My guests weren’t too familiar with Chinese cuisine, so I took the helm and ordered for us all. I haven’t been to this restaurant prior, so ordered based off of my previous dim sum experiences.

The restaurant offers both a fully Chinese and/or a fully English dim sum menu. But regardless, if you know what you want, majority of the staff are able to communicate and interpret in conversational English. The following is what we shared between 3.

The “Whole abalone and seafood dumpling in soup” wasn’t what I expected. This was a small bowl for one, with a chewy whole abalone and two wontons bobbing about. It tasted no different than wonton soup, with a clean and clear chicken-based broth.

As a great way to try a few different dumplings, the “Assorted three kinds of dumplings” is the way to go. “Steamed mushroom dumplings”, “Steamed crab meat dumplings”, and “Steamed shrimp dumplings”. They all tasted as expected, the same chewy wrapper stuffed full with its namesake filling.

As a fan of durian and gummy textures, the “Durian glutinous rice dumpling” was a delight. Sweet fibrous fruit, in a chewy sticky mochi-like shell.

The “Steamed Sakura pork dumplings” was just like regular pork dumplings. I got exactly what I expected from this classic dim sum staple.

The “Chinese donut rice roll” was crispy on the inside and chewy on the outside, a texture that is great with a double dip of the sweet peanut butter into tangy oyster sauce.

I really enjoyed the “Egg tofu and enoki mushrooms with vegetables” dish for both the taste and texture. The egg tofu was soft like pudding, it and the shredded vegetables were coated in a thick gel-like sauce for easy slurping.

Would I come back? – Yes.
Would I line up for it? – No.
Would I recommend it? – Yes.
Would I suggest this to someone visiting from out of town? – No.
A great spot for dim sum in Richmond. There are many others to consider, but this one is recommend by Tourism Richmond for their made to order dumplings. Don’t deny your cravings.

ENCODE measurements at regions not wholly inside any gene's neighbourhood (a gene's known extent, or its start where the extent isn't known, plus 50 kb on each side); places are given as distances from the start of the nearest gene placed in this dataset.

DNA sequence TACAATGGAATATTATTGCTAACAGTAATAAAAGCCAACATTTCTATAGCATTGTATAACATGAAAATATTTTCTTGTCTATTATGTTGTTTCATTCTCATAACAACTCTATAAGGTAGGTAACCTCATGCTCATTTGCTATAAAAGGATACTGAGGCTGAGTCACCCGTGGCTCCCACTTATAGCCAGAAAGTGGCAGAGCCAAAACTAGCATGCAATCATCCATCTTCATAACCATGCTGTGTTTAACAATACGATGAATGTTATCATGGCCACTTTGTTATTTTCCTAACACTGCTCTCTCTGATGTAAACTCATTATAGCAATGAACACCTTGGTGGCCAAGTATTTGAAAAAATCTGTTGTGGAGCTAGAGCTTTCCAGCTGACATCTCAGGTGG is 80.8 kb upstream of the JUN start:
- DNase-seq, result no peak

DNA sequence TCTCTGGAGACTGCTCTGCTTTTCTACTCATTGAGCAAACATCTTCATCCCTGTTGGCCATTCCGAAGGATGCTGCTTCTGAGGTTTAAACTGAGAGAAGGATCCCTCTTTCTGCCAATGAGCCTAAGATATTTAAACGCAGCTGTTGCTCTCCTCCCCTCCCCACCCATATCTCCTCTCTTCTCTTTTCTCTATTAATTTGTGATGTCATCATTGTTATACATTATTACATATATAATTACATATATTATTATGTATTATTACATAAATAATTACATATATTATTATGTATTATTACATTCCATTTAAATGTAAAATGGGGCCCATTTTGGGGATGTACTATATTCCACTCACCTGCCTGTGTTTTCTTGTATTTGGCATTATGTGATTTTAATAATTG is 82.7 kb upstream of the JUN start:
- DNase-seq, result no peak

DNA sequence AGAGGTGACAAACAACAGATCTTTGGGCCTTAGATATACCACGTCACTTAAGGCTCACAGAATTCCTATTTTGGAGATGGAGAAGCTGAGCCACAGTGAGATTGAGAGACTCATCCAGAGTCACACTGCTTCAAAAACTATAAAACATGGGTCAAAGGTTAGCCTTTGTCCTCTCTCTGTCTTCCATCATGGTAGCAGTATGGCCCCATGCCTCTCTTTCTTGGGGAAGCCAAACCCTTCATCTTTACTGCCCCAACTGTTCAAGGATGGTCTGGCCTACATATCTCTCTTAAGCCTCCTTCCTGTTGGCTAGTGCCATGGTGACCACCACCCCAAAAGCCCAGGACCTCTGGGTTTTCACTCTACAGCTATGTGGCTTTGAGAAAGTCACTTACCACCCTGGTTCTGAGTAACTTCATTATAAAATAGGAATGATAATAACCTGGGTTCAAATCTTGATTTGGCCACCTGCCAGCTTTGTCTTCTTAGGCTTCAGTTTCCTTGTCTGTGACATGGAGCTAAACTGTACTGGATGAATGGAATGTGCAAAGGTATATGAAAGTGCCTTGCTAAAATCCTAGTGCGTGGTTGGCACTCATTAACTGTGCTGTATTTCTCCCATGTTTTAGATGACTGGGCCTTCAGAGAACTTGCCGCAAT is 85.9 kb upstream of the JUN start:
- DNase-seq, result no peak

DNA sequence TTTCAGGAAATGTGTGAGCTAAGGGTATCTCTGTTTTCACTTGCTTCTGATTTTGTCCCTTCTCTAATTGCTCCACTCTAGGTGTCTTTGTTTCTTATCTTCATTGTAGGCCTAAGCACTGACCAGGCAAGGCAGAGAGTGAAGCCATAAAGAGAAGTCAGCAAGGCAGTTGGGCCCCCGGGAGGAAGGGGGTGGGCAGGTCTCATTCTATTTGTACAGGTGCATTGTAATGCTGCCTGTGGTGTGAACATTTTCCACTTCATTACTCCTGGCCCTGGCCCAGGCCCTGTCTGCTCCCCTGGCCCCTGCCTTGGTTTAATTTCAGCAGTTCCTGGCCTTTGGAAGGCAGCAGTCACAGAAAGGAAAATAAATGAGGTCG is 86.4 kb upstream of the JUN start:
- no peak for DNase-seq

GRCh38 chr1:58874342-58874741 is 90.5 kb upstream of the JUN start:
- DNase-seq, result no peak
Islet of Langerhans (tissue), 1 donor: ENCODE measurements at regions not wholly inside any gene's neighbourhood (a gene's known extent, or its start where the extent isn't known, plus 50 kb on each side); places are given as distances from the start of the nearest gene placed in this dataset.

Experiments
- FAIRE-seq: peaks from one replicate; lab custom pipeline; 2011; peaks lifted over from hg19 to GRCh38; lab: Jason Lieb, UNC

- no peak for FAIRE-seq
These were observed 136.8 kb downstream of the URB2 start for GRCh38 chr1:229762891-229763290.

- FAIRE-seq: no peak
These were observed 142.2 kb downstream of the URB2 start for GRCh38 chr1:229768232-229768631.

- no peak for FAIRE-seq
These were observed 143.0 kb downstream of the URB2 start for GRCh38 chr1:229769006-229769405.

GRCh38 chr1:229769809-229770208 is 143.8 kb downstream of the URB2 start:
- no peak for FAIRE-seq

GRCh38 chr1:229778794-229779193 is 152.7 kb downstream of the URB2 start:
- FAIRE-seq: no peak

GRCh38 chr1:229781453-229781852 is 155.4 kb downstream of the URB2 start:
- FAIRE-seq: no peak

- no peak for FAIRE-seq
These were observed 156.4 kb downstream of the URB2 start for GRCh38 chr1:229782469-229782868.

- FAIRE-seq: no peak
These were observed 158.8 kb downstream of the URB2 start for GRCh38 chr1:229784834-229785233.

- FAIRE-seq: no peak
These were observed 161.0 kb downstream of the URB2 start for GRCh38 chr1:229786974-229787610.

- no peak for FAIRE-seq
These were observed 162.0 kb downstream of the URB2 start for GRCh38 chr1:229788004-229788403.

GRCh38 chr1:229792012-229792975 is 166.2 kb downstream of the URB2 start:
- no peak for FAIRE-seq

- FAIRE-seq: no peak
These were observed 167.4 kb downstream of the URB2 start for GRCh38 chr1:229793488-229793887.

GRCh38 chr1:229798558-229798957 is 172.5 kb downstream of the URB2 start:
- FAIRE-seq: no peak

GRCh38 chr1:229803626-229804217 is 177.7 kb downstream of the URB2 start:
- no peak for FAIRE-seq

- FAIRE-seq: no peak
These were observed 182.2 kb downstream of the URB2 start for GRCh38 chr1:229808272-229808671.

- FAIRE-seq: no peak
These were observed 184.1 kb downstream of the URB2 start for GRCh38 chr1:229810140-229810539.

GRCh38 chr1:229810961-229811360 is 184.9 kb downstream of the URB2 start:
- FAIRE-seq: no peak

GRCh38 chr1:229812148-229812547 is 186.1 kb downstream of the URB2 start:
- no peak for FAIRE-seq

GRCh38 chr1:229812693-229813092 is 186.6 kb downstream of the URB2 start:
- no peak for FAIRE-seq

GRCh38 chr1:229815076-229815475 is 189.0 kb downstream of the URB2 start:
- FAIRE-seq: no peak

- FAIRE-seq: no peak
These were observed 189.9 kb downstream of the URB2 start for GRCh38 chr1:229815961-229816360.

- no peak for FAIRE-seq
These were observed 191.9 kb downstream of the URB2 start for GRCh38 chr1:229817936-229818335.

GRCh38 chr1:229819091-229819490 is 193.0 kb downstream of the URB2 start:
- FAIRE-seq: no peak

JADE SEAFOOD
280 – 2811 No 3 Rd, Richmond, BC V6X 2B2
(604) 249-0082
jaderestaurant.ca

Chef Tony dim sum

Everyone is always surprised to learn that I have never tried “Chef Tony’s” before, so what better chance than today. I was meeting up with two writers from out of the country. For one it was her first time in BC, for the other she is a frequent traveller from Seattle to Vancouver; and whenever she is in town and looking for dim sum, her go-to is “Chef Tony’s”.

Located in a plaza, the restaurant is easy to spot from the road, with plenty of free parking available by adjacent businesses. The exterior is pretty non-descript. But once inside, the bombardment of accoutrements has your head on a swivel.

By the door is a waiting area, made cramped by honey comb shelves showcasing plum wines and ceramic figurines. Wooden furnishings un-sat and a collection of celebratory photos of Chef Tony and his many famous clients.

In the dining area, glittering crystal adorned chandeliers hang above tables. Their rainbow shimmer reflects off the lacquered panels covering the walls and wrapping around the bar. Out of place were the segment of red that were peppered across; and the lone pillar that glowed blue with silver cross striping surrounding it. It all had the hallmarks of a night club or lounge, but for dressed up dim sum and small plates. Although the familiar patterned carpet and white cloth tables at majority of other Chinese restaurants, were also present. Made a little dressier with chopstick holders and spill proof spouts on their tea pots.

Mid day on a Tuesday it was packed, so our reservations came in handy. And these were reservations that actually held the table and allowed to be seated at the time requested. Not just your name on a list, and when you arrive you are the next in queue.

Each seated table is given a menu. A list with colourful photos with descriptions in both Chinese and English. Using it as a guide, you tick off what you want to order from the check box sheet. This latter is Chinese only, but with a bit of detective work, using the item’s numbers as reference, you can navigate the check boxes fine enough. The items we ordered were recommendations by Tourism Richmond, and what my guests found appealing based on experience and visuals. Tried and true staples, and fan favourites when dining with Chef Tony. The restaurant prides themselves on using high-quality ingredients for their dim sum items, with a focus on quality over quantity/size.